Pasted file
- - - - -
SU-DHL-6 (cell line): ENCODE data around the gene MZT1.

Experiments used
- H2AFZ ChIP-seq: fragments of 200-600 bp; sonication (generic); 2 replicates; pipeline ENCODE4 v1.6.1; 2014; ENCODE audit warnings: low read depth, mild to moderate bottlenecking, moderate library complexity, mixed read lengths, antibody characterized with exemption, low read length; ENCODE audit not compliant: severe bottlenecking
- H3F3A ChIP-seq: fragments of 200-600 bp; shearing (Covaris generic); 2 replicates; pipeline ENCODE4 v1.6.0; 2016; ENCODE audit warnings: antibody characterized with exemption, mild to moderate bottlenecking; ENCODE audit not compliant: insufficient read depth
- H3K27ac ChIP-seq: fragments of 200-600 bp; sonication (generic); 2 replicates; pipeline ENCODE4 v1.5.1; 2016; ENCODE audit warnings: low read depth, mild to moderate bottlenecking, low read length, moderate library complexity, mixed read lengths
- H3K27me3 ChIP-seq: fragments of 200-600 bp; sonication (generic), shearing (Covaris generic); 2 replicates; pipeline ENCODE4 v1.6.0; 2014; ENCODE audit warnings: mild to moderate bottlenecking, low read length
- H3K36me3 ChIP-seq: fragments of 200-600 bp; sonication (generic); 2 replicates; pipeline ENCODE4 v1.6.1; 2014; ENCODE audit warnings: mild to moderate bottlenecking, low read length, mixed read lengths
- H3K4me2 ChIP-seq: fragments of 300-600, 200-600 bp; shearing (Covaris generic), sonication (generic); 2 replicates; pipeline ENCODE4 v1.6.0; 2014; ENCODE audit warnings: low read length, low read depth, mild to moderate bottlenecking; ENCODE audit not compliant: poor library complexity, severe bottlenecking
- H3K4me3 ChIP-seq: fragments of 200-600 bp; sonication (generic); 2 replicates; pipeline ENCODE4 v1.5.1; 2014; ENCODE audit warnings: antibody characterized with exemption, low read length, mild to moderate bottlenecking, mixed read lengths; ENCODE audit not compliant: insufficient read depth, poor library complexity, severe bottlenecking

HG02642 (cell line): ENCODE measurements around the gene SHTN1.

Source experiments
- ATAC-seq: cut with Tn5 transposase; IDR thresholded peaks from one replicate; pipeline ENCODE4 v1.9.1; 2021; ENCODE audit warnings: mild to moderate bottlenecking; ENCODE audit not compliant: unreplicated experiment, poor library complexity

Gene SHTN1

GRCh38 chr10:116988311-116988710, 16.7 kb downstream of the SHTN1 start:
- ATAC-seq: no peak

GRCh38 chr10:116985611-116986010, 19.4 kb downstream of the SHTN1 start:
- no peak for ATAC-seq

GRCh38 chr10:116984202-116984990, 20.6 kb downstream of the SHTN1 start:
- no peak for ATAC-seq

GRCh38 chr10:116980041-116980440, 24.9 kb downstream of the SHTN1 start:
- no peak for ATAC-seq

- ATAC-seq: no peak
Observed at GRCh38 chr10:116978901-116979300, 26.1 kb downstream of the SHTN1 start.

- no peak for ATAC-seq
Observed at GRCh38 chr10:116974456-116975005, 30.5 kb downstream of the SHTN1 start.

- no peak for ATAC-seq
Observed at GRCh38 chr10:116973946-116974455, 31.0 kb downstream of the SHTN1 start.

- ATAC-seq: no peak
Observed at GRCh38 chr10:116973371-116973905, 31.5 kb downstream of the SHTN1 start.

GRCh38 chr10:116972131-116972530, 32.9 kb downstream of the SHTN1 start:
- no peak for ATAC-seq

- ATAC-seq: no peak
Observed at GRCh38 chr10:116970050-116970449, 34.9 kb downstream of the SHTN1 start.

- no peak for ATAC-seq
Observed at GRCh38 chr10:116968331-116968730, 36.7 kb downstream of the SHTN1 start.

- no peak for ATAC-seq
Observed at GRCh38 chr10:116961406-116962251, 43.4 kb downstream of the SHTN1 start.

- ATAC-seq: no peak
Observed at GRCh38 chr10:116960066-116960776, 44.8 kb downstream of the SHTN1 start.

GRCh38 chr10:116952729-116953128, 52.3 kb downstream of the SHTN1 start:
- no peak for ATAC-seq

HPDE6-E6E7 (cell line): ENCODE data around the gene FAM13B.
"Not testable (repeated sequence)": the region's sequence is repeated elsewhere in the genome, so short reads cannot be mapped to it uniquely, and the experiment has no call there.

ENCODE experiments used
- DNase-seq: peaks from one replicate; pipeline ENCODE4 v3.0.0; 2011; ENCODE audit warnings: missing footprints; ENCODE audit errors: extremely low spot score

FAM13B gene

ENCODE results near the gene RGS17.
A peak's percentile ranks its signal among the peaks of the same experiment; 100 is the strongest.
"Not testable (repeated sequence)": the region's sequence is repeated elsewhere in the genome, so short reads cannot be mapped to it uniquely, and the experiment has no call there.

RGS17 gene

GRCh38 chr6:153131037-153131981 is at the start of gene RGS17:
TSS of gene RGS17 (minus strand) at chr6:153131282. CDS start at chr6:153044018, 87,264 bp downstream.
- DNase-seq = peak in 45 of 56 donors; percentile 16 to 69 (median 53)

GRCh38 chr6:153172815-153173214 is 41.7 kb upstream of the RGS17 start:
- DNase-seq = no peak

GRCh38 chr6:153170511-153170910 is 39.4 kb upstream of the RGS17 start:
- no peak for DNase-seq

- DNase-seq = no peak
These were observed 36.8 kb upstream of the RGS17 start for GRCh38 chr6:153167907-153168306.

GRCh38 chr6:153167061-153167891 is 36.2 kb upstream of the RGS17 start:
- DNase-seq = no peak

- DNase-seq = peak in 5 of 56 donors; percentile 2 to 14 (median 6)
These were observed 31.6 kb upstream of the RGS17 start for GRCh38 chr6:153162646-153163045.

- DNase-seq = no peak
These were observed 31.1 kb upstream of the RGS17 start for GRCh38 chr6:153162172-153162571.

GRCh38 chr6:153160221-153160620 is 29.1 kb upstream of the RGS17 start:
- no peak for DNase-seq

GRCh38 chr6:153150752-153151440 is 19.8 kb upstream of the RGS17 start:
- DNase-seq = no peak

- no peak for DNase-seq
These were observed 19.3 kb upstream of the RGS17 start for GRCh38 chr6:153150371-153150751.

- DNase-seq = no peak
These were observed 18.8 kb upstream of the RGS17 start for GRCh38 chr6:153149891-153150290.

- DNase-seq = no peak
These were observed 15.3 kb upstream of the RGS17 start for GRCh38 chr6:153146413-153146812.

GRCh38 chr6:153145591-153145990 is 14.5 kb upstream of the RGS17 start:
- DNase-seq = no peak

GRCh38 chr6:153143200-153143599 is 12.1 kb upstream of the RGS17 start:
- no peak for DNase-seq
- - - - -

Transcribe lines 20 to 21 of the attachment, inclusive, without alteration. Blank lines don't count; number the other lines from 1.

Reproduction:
GRCh38 chr10:116980041-116980440, 24.9 kb downstream of the SHTN1 start:
- no peak for ATAC-seq